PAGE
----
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A takeover bid is an offer to purchase enough shares of a company to overtake the current majority shareholder. There are a variety of different takeover bid strategies, including friendly, hostile, and two-tier. High profile takeover offers almost always result in a temporary flux in the stock market, which may go up or down depending on public and market opinion of the takeover bid.
In a friendly takeover, the bidding company or individuals inform the board of directors of the target company. Depending on the offer made, the directors then recommend to stockholders whether to accept or reject the takeover bid. In small companies, it is easier to approve a friendly takeover, as the board of directors often makes up the majority shareholders. However, if the board feels it is not in the interest of the company to accept the terms, they may reject the takeover bid, which sets the stage for a hostile takeover of the target company.
Takeover bids may begin hostile or become hostile, depending on the strategy of the bidders. If a bidding company attempts to buy the majority shares without informing the board of directors first, this is considered a hostile maneuver. Likewise, if the board rejects the friendly takeover offer, the bidder may choose to continue pursuing shareholders without the input of the board of directors.
Hostile takeovers may be conducted in a variety of ways, nearly always ending in disaster for the current board of directors if the acquiring party is successful. The bidding company may attempt to influence shareholders to vote out the board of directors in the interest of the company, using a tactic called proxy fighting. They may also simply buy all the shares available on the market to gain influence in changing the board to takeover-supporting members. In a tender offer, the bidder may offer to pay a fixed price above the market value for the shares, which the board may be forced to accept.
There are a variety of methods that exist to help the target corporation avoid hostile takeover, but these carry their own huge risks. In a white or grey knight defense, the target company enlists the help of another corporation to bail them out, sometimes by offering them incredible concessions in return for buying enough stock to stalemate the takeover bidder. Other tactics, called Jonestown, suicide, or poison pill defenses, involve taking on large amounts of debt or diluting share value in order to make the target company less attractive to bidders.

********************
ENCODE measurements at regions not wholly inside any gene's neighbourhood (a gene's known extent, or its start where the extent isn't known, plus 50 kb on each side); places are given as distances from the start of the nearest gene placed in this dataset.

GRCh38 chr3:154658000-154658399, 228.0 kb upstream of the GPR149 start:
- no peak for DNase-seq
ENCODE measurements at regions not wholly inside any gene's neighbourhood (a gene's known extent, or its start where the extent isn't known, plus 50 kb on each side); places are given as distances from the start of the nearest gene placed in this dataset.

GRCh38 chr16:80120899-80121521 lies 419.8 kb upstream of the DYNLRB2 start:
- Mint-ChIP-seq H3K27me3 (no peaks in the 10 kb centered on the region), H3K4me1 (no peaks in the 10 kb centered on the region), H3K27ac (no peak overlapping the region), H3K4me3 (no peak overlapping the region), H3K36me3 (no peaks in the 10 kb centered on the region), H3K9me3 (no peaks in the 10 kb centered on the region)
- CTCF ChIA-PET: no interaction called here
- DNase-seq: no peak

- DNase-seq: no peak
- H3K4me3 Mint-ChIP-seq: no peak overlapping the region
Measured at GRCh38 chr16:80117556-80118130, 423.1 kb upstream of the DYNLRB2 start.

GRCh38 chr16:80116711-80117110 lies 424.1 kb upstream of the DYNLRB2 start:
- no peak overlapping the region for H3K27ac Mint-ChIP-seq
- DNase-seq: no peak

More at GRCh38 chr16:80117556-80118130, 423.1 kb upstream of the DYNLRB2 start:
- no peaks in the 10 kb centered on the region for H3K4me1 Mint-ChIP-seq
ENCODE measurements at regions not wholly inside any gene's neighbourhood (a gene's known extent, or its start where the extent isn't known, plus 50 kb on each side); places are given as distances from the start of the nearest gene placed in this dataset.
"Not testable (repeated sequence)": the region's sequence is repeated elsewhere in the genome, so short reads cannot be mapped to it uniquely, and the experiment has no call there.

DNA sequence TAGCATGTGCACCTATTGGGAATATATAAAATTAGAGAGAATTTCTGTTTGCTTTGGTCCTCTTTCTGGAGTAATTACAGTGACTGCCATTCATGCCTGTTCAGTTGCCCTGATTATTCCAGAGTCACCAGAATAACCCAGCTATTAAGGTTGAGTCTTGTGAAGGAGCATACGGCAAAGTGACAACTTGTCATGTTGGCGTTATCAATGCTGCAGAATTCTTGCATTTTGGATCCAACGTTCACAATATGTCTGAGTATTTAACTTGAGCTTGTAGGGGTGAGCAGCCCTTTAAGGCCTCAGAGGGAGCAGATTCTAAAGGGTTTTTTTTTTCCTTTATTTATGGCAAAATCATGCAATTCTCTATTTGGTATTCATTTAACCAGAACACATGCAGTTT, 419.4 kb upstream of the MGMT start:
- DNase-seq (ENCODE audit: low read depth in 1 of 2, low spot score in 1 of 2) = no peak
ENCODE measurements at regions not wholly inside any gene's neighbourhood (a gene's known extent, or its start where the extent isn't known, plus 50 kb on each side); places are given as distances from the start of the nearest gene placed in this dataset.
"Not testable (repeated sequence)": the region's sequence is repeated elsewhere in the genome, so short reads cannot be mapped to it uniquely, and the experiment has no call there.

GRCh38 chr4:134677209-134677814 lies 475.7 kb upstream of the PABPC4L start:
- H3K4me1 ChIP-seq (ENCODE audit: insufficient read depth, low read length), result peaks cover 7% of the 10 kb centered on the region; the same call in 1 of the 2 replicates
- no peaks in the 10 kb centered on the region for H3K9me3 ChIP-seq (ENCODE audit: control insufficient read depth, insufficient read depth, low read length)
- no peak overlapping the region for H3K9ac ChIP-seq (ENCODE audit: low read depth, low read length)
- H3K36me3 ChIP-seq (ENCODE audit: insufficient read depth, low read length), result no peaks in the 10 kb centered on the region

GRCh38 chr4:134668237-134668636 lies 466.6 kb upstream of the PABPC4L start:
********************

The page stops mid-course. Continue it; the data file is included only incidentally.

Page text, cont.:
In 2008 amid a media frenzy, Microsoft offered a $46.6 billion US Dollar bid to take over the internet company Yahoo. What would have been the largest takeover in Microsoft’s history was allowed to fizzle out after repeated attempts at a hostile takeover were rejected by the Yahoo board of directors. Once it became clear that Microsoft would have to lay out considerably more money than they initially intended, the offer was dropped. Industry analysts suggest that this takeover would have been bad for both companies, and resulted in a 15% loss of jobs for Yahoo employees.
For the consumer, the concern with takeover bids is that there are fewer choices available on the market, often resulting in rising prices and lower competition. For workers at a successfully targeted company, new management can often lead to job losses and serious upset to the established chain of command. Generally, a takeover bid is seen as good for the corporation, bad for the consumer and the lower-level workers. Critics also see a takeover bid as a slippery slope that can lead to violating anti-trust laws, and in need of serious legal parameters.
@Vincenzo -- There have been some times when takeovers have turned out very well for all involved. Those takeovers generally involved a company in one field buying and essentially merging with a competitor.
Let's say, for example, you have Steve's Chicken Inc. Its main competitor is Darn Good Chicken Inc. The management team at Steve's manages to put together a successful takeover bid for Darn Good. In that instance, you are talking about efficiency more than anything else.
Darn Good, for example, has a built in client base and its customers will probably continue to buy that brand (you won't even have to retool production plants for new labeling in that instance). Steven's Chicken may even opt to keen
Darn Good's production facilities operating and retain a lot of the management team.
In that case, we're talking about creating more revenue through buying out the competition and looking at efficiency in terms of delivering, raising chickens, etc. The employees in both companies may, in fact, keep their jobs.
These can actually be horrible for the company that successfully takes over another one. You can have a completely different management style, the company that is purchased by operate in a field completely different from the purchaser, etc.
Quite often, you do have layoffs at the company that is purchased, but the employees at the purchasing company shouldn't be safe. If expenses are higher than expected or profits are lower than projected, those layoffs can bleed over to the purchasing company.
These takeovers rarely work out well, frankly.
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